R if…else Statement: A Step-by-Step Guide (with Examples)

One of the main benefits of writing computer programs is to automate tasks based on inputs and conditions. Adding logic to code is possible through decision-making if…else statements.

For example, a square root function should only compute the square root of an input if its value is positive. Otherwise, the function should warn about false input.

This type of decision-making logic is possible in R by using the if…else statements. And by the way, if you’re new to programming, if…else statements are present in all other programming languages too.

This is a comprehensive guide to if…else statements in R.

The guide teaches you theory about if…else statements, nested if…else statements, if…else’s with multiple conditions, and more. All the theory is backed up by great and illustrative examples.

Let’s jump into it!

if…else Statements in R

One of the programming fundamentals is decision-making. Based on the input, the program should choose which path to choose. In R, you can implement decision-making logic to your code by using the if…else statements. Before showing the syntax, here’s the flowchart of an if…else statement:

The idea is straightforward. Once an R program encounters an if…else statement, the program checks if a condition is TRUE or FALSE.

  1. If the condition is TRUE, the program takes actions associated with a true condition.
  2. If the condition is FALSE, the program runs different actions associated with a false value.

After this, the program continues execution normally.

In R, the if…else statement syntax is as follows:

if (condition) {
} else {

Let’s take a closer look at the parts of this statement:

  1. The condition is a boolean value that is either TRUE or FALSE.
  2. If the condition evaluates TRUE, statements1 will be executed. There can be as many lines of code inside the if…else statement.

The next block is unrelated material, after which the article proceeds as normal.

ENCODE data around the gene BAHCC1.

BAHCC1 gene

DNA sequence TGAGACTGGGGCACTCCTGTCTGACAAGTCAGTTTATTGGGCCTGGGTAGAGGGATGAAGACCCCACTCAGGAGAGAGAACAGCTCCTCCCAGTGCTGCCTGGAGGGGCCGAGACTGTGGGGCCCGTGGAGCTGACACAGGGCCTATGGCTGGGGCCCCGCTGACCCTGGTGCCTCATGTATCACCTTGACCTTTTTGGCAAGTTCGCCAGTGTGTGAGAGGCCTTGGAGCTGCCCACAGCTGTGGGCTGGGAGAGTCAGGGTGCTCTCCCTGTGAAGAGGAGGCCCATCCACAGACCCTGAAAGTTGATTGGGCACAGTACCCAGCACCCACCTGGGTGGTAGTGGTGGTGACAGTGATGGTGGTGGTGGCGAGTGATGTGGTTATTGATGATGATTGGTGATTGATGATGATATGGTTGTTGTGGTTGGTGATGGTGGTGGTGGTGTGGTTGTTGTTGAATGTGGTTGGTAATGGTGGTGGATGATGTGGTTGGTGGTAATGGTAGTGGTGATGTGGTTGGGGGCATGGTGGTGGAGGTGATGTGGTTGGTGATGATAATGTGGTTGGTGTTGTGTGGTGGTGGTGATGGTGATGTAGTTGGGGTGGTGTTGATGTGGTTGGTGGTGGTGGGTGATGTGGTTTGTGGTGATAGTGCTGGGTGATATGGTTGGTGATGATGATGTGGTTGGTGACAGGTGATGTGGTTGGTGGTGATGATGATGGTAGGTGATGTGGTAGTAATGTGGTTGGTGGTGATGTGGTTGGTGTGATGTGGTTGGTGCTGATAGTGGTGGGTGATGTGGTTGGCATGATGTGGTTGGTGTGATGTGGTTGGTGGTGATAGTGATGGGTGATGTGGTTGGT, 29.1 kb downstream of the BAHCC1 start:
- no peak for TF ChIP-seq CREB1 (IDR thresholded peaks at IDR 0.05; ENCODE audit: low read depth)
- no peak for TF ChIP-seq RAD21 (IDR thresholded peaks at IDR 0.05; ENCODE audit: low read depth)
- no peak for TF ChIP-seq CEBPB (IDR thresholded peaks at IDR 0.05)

3. If the condition evaluates FALSE, statements2 will be executed.

Notice that the condition can be any valid R expression that produces a boolean value. For example 1 < 2.

The best way to learn how the if…else statements work in R is via examples.

Let’s see a basic example of a program that checks if a person’s age is enough to drive:

age = "19"

if (age < 18) {
    print("You cannot drive")
} else {
    print("You can drive")


[1] "You can drive"

The above program first checks if the age is less than 18. Because age < 18 evaluates to FALSE, the if…else statement executes the code in the else branch, which prints out “You can drive”.

Make sure to play with the above code and change the condition or age to get a feel for how the if…else statements behave in R.

Now you have a basic understanding of how the if…else statements work in R.

if…else Statements with Multiple Conditions

If else statements in R

More often than not, an if…else statement has to check whether multiple conditions hold or not.

This is when you can use logical operators (&& for AND, || for OR) to combine multiple conditions.

For example, let’s only allow a person to drive a car if they are older than 18 and have a car:

age = "19"
has_car = TRUE

if (age > 18 && has_car) {
    print("You can drive")
} else {
    print("You cannot drive")


[1] "You can drive"

Here the condition age > 18 && has_car has two parts; age > 18 and has_car. This entire condition can only be TRUE if both age > 18 and has_car evaluate TRUE.

if…elseif…else Statements in R

If elseif else statements in R

It’s quite common for a program to have more than two actions to run in a decision-making context. For example, if a game program rolls dice, there are six different outcomes and for each outcome, there is a different action.

With a traditional if…else statement, you can only choose between two actions based on the condition. But to add more actions, you need to add more “condition checks” in the code.

This is possible by using the if…elseif..else statements.

Here’s the basic syntax for the if…elseif…else statement in R:

if (condition1) {
} else if (condition2) {
} else {

The above statement works exactly like the if…else statement you learned earlier, but this time there is one more condition to check (and action to run).